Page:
I've had good luck with Thai and Vietnamese. The more authentic the better. You have to make sure they don't use soy sauce, though. I wouldn't even attempt Chinese or Korean. Last summer, my family was at the Oregon State Fair. We were looking to see if there was any possibility of eating there and came across a Thai food booth. I asked the guy at the counter if they used soy sauce and he instantly came back with "you can't have gluten, right?". He showed me all of the sauces they used and they looked safe. We ended up having the chicken skewers (satay), pad thai and fried rice. All of it was excellent, didn't make us sick and wasn't even that expensive. *swoon*
  5. Here ya go. Looks and tastes just like the real stuff. Even "regular people" like it: Gluten Free Bread
  6. We use Taste Of The Wild dog food. It is completely grain free. It is kind of expensive but, since it such high quality, you don't need to give them much. Our Aussie gets a soup can's worth a day and is thriving. They also make a feline version that we give to our cats. http://www.tasteofthewildpetfood.com/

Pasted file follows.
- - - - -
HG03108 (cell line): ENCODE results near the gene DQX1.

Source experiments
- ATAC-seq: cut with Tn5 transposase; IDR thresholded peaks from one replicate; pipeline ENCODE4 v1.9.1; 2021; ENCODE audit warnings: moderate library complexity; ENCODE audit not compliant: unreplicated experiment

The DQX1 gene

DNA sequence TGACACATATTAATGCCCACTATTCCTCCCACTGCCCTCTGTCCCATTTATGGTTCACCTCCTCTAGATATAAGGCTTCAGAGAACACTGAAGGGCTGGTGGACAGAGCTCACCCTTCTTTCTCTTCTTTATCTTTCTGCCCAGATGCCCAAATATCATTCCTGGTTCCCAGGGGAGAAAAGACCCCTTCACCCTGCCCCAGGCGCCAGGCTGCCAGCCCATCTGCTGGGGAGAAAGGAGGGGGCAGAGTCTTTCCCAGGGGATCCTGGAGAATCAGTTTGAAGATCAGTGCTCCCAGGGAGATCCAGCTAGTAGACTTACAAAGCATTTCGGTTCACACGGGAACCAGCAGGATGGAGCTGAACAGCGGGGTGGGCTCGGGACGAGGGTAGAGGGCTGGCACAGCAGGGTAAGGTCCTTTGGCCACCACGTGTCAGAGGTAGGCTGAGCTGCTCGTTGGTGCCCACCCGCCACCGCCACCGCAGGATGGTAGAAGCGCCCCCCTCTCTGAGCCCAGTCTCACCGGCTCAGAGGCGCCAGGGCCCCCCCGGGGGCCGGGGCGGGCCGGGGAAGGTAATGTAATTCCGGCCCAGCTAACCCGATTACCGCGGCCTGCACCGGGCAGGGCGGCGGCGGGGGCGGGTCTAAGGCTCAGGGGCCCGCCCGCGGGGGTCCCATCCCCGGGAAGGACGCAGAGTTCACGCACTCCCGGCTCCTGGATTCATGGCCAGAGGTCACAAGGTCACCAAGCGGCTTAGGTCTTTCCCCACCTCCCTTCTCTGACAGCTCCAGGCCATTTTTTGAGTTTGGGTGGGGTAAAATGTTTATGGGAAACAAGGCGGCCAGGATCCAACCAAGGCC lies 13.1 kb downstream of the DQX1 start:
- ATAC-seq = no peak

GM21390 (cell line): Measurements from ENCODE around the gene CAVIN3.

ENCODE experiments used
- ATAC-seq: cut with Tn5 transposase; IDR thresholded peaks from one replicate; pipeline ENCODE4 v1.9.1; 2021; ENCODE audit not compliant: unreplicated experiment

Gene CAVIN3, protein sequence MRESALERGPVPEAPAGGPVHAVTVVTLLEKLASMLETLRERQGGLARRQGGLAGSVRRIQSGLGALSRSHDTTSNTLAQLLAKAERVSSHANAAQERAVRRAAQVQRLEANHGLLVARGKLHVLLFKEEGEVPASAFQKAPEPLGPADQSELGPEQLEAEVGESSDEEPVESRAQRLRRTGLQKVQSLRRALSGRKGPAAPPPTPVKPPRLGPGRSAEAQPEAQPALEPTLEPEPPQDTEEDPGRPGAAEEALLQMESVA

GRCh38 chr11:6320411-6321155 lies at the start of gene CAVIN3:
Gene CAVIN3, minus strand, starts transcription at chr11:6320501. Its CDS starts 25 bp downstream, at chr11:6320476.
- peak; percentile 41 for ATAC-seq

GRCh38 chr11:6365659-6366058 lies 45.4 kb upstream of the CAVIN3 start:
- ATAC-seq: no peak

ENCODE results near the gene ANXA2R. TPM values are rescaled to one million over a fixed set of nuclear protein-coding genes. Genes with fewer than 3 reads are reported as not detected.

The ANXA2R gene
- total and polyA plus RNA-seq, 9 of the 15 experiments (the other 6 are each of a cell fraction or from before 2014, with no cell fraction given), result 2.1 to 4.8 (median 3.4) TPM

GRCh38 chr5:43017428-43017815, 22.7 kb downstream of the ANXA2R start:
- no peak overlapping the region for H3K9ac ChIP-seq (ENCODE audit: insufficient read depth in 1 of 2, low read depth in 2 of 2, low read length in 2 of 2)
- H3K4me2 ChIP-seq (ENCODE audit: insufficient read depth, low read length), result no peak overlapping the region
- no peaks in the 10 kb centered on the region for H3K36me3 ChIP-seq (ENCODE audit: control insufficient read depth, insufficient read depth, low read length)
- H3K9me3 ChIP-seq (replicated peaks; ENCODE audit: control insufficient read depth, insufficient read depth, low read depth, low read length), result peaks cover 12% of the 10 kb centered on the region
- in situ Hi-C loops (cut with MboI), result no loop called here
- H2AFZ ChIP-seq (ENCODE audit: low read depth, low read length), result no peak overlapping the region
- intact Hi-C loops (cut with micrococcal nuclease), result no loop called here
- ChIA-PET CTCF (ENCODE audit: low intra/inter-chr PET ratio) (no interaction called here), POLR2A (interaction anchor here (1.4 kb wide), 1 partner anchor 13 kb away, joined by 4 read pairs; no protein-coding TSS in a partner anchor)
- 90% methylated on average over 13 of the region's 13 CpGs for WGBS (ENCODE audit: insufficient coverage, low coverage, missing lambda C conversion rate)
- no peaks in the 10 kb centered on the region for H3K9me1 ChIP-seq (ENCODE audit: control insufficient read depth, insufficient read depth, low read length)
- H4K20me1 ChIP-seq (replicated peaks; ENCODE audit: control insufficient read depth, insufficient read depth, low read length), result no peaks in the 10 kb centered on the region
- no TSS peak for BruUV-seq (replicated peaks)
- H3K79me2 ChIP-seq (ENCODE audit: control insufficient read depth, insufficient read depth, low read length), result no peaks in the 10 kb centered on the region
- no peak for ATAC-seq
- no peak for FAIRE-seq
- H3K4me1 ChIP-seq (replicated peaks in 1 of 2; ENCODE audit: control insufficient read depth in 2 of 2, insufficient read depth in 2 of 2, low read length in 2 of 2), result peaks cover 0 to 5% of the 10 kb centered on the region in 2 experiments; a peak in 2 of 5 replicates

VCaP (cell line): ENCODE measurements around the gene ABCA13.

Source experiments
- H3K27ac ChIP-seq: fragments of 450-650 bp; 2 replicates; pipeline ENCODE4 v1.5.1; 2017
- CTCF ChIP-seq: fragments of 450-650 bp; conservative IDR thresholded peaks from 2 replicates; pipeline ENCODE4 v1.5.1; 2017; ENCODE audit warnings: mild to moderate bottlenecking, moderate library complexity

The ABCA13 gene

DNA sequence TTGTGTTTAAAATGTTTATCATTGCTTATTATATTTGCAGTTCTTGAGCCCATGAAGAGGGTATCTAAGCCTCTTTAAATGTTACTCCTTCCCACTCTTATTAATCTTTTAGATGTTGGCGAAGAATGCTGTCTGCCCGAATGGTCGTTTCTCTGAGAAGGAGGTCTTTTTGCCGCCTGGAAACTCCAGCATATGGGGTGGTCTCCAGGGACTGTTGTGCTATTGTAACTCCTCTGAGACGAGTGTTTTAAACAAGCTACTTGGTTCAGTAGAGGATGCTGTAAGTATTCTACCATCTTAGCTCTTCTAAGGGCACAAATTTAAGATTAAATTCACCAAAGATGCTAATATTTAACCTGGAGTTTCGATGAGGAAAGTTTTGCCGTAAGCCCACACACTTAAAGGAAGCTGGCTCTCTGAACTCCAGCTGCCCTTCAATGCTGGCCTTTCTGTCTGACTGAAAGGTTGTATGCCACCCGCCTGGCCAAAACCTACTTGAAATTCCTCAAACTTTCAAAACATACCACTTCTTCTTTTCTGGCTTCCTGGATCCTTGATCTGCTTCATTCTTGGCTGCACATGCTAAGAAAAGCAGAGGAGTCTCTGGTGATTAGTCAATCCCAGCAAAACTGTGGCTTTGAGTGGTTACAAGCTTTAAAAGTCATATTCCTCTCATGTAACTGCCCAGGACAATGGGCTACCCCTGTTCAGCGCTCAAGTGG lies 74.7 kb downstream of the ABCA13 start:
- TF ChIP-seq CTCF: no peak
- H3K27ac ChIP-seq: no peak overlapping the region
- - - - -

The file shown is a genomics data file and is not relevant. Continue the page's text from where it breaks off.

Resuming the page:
7. I know this is an old post but I wanted to mention to the OP that I couldn't eat beans in any way, shape or form when I first went gluten free three years ago. I cautiously tried them again after about a year and found I could eat certain ones like Great Northern or pintoes but kidney beans would really bother me. However, after three years, I can eat beans without any problems. I still don't eat kidney beans very often, just in case.
  8. Glad it worked for you. It is pretty good, with a very good texture. We still haven't experimented with the other flours yet. Maybe this weekend.
  9. Sorry that I am just getting back to you. I only get on here occasionally. To be honest, I don't know what panini bread is, so can't help you there. We did try a new variation of the protein bread this weekend. We had some buckwheat to use up so used buckwheat instead of the flax. I thought it turned out great. Same good texture but the flavor was much better. We made grilled cheese sandwiches with some of the bread and it browned up really nicely and didn't fall apart. The next experiment will be to replace half of the sweet rice flour with millet or sorghum and see how that turns out.
  10. +1 We've had good luck with that one and even the non-celiacs like it.
  11. To be honest - we guessed. It worked out well, so we stuck with that proportion.